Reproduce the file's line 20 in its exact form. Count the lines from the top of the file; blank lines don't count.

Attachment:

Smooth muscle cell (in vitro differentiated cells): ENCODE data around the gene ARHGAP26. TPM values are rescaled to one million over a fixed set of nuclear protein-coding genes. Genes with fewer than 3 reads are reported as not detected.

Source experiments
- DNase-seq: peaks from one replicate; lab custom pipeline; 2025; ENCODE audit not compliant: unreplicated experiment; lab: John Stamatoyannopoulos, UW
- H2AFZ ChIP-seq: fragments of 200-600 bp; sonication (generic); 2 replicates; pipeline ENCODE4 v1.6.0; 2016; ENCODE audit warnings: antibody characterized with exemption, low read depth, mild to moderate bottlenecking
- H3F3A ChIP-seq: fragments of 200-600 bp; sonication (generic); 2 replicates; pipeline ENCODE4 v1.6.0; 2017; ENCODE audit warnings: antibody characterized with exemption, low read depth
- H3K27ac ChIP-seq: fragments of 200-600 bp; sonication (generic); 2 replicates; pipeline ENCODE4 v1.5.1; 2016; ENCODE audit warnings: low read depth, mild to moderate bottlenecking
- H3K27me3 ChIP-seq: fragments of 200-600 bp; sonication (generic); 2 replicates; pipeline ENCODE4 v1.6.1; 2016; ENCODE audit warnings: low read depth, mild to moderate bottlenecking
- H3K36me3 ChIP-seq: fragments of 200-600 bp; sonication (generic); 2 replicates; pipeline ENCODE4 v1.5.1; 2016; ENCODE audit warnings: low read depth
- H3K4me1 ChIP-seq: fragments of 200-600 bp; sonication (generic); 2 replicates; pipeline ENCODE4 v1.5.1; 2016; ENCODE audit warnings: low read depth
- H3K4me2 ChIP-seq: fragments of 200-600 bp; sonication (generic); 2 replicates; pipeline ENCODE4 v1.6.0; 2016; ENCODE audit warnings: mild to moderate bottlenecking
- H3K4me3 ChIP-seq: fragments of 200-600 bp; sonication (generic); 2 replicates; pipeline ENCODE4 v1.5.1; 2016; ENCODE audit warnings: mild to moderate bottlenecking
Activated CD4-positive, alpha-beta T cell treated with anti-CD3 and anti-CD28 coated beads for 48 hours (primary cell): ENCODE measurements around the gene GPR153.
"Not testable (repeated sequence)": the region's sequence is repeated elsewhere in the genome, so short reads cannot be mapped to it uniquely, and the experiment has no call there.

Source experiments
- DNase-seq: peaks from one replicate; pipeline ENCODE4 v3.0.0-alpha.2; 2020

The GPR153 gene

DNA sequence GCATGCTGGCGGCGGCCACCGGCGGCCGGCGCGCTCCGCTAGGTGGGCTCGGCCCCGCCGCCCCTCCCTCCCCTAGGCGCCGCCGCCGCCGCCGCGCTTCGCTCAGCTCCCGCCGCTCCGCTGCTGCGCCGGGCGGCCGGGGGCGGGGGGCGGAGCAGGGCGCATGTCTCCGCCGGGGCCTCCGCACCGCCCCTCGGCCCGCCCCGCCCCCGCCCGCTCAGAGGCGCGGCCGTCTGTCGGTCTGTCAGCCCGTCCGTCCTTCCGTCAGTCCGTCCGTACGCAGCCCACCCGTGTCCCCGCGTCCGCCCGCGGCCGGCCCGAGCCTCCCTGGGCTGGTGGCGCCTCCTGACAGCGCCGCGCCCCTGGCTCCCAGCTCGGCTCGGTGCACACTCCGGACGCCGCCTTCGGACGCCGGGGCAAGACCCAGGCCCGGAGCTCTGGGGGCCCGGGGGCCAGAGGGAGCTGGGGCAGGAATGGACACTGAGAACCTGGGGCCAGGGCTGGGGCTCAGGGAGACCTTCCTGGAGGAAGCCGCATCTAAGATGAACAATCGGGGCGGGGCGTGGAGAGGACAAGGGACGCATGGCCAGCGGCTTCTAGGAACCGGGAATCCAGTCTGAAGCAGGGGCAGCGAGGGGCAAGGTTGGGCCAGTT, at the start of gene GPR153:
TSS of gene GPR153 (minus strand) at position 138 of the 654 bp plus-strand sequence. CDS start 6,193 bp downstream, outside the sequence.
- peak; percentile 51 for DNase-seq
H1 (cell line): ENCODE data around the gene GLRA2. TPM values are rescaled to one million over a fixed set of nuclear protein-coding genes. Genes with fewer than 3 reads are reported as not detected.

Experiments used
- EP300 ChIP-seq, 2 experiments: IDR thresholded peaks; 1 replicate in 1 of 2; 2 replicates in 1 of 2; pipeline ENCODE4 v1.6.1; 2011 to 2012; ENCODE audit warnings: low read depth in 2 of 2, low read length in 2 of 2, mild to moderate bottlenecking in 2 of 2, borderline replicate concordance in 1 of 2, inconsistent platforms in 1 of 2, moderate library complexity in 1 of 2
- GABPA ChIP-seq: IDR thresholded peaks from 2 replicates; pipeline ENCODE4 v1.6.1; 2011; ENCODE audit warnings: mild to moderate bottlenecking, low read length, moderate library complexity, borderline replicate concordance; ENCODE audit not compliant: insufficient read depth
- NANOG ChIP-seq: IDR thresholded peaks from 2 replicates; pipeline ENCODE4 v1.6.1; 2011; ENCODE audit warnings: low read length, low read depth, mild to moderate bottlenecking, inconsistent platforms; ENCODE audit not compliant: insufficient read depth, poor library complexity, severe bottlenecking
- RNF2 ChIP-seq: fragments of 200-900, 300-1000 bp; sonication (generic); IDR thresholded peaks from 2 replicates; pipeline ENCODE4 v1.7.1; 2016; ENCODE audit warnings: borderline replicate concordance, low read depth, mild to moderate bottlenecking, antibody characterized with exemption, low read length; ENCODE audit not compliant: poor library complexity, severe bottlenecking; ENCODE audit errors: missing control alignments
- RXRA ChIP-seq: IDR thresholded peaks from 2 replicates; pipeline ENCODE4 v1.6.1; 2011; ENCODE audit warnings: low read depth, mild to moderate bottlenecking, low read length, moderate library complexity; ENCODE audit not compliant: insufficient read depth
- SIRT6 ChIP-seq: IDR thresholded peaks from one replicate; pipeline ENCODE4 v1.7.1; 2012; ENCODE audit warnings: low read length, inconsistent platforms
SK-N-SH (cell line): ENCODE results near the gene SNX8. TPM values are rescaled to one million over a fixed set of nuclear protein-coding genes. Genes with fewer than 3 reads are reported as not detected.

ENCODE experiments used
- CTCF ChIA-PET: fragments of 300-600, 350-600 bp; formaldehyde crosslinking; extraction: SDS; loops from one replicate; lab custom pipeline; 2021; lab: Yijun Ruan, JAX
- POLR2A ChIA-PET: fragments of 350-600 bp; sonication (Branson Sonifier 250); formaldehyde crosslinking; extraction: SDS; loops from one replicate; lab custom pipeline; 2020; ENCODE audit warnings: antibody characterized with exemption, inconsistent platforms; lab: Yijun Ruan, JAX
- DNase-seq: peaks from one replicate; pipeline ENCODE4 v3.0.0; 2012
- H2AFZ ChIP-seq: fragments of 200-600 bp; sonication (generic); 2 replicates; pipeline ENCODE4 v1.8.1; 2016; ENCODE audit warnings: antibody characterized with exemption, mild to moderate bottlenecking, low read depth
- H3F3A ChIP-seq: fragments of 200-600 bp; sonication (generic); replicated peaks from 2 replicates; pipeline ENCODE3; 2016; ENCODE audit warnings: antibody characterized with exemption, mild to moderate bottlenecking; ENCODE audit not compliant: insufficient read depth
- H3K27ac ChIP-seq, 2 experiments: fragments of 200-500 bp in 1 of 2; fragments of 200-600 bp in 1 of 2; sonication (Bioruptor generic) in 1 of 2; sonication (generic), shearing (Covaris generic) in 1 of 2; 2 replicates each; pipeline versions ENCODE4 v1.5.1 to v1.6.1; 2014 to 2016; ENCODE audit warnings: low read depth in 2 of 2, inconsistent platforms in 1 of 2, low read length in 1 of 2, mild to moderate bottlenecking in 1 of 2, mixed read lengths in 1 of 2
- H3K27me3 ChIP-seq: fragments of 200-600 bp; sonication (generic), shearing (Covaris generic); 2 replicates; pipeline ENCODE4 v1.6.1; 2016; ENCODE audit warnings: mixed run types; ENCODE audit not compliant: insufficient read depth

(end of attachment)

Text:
H1 (cell line): ENCODE data around the gene GLRA2. TPM values are rescaled to one million over a fixed set of nuclear protein-coding genes. Genes with fewer than 3 reads are reported as not detected.